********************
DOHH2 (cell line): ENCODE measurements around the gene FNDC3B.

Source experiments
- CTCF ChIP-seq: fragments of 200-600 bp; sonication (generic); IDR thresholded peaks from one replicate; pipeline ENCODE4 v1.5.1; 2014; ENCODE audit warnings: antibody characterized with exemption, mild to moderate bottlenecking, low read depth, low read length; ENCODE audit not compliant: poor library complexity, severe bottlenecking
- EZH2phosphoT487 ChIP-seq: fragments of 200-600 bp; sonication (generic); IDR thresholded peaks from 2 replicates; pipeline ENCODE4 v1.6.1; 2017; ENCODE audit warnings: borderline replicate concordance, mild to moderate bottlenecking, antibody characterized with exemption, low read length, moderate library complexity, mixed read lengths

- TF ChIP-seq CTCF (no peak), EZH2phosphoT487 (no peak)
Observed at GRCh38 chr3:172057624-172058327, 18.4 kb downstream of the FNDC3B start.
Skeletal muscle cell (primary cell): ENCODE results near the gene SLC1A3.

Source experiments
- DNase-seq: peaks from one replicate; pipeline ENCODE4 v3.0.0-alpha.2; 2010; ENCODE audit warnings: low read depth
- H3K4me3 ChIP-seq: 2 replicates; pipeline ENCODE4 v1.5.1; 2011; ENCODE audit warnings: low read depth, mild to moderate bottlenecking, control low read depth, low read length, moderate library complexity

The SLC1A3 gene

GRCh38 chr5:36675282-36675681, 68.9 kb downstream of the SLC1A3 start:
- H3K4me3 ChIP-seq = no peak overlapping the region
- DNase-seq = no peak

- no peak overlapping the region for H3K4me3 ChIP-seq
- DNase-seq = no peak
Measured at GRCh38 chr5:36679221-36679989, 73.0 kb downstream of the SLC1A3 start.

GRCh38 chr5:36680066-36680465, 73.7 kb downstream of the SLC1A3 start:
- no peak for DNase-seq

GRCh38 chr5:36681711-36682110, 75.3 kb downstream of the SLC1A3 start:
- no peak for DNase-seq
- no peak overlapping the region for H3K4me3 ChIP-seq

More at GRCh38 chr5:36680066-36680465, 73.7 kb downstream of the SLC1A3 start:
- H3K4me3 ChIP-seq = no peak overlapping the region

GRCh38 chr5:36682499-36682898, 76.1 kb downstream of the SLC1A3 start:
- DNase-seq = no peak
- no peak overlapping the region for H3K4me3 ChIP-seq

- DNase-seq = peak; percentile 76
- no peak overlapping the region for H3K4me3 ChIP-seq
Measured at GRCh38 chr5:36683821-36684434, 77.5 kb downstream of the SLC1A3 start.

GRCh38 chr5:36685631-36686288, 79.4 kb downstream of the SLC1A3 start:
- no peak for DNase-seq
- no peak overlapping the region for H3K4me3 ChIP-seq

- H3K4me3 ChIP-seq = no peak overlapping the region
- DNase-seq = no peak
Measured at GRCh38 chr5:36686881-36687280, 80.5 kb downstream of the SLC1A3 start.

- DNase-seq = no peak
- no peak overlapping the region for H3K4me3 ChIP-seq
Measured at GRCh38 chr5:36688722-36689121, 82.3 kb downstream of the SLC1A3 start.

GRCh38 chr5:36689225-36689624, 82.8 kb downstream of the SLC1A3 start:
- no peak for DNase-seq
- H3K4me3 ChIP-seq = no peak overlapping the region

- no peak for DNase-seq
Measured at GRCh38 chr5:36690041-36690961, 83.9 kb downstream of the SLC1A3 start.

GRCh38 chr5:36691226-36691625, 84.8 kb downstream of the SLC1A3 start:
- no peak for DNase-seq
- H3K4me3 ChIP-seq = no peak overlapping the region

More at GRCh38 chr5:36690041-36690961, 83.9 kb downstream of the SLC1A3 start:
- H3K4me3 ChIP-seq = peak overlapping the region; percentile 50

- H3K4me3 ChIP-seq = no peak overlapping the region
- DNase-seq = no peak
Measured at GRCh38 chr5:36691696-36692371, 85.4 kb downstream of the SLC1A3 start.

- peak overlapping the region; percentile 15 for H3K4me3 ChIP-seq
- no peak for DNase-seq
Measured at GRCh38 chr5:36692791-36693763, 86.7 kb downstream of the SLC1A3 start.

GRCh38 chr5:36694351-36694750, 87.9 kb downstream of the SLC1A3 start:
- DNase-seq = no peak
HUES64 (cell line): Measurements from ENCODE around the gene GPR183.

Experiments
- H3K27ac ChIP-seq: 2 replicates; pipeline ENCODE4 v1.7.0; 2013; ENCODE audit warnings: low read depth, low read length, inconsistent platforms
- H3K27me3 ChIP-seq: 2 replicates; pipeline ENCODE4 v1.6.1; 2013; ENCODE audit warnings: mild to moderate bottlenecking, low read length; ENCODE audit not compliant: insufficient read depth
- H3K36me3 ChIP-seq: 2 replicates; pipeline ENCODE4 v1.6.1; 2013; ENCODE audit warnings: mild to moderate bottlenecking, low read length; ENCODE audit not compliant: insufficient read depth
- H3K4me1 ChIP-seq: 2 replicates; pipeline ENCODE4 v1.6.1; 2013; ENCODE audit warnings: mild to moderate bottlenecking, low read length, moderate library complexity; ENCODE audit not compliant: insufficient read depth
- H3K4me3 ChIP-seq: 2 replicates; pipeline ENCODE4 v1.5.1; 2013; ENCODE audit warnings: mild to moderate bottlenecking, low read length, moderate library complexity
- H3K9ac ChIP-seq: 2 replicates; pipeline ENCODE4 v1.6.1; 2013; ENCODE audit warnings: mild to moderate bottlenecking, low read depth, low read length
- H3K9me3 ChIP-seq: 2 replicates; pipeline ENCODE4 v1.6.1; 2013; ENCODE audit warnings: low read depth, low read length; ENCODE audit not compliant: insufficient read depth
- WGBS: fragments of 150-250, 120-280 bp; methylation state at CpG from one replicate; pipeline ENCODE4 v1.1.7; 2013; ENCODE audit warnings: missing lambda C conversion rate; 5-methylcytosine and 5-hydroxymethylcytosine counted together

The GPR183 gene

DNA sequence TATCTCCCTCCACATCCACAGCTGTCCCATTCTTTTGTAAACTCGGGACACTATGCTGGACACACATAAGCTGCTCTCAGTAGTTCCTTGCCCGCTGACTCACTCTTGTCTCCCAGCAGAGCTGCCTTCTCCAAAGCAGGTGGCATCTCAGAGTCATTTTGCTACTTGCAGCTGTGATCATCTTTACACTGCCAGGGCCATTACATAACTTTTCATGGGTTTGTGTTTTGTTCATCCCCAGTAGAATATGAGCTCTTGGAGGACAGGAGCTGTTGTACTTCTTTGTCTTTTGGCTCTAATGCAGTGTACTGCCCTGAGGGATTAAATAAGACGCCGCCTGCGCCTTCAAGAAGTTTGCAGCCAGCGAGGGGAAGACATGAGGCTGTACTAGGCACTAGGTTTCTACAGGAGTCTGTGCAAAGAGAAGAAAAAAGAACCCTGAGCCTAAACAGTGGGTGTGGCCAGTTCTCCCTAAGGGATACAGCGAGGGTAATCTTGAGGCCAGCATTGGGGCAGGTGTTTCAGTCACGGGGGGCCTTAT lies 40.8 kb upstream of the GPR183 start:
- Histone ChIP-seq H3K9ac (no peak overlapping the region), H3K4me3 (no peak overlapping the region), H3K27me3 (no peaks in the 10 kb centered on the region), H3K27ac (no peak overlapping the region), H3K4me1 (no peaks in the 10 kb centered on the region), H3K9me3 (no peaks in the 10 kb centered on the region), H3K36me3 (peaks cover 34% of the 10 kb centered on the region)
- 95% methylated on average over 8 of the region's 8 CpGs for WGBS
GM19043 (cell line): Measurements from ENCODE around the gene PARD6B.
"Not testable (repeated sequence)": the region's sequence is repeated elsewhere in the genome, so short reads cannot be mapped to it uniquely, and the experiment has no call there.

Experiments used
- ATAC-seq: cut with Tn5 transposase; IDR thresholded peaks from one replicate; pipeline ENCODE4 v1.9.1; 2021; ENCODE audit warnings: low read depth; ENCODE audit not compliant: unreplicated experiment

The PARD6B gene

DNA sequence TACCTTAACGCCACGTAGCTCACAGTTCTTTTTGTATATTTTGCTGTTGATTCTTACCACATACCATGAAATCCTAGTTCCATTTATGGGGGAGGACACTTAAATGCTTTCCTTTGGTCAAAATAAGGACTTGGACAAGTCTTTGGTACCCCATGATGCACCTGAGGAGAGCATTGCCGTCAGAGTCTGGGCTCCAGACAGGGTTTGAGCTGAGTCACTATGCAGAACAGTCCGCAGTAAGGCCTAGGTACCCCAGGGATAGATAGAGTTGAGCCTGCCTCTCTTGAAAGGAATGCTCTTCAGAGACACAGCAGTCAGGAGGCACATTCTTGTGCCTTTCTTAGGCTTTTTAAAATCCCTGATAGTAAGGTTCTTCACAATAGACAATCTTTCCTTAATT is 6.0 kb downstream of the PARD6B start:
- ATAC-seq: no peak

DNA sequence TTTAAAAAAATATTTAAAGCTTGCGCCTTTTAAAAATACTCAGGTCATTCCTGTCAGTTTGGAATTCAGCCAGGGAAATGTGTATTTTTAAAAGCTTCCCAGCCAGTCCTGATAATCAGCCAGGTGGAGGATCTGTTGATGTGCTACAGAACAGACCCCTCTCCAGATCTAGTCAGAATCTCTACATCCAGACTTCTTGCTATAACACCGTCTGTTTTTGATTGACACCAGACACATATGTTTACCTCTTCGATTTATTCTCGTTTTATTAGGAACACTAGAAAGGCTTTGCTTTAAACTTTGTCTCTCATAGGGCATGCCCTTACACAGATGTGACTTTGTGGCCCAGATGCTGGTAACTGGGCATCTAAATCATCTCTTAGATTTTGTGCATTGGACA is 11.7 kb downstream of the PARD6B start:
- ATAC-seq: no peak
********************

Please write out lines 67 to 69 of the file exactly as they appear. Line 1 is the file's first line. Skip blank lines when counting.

- WGBS: fragments of 150-250, 120-280 bp; methylation state at CpG from one replicate; pipeline ENCODE4 v1.1.7; 2013; ENCODE audit warnings: missing lambda C conversion rate; 5-methylcytosine and 5-hydroxymethylcytosine counted together

The GPR183 gene

DNA sequence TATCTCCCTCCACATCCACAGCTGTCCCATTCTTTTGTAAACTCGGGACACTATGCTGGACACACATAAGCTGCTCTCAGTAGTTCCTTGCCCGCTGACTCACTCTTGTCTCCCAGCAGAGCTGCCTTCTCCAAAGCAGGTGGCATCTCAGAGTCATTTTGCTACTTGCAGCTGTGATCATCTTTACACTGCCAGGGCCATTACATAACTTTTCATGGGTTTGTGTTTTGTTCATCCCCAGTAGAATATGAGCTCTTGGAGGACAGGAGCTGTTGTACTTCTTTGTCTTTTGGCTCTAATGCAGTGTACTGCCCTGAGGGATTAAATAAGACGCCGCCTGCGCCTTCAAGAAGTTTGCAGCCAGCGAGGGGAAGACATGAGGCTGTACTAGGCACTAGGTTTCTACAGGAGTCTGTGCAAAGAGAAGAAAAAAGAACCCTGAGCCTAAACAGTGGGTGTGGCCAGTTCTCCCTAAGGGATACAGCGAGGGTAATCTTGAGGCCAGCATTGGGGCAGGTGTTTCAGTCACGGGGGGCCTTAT lies 40.8 kb upstream of the GPR183 start: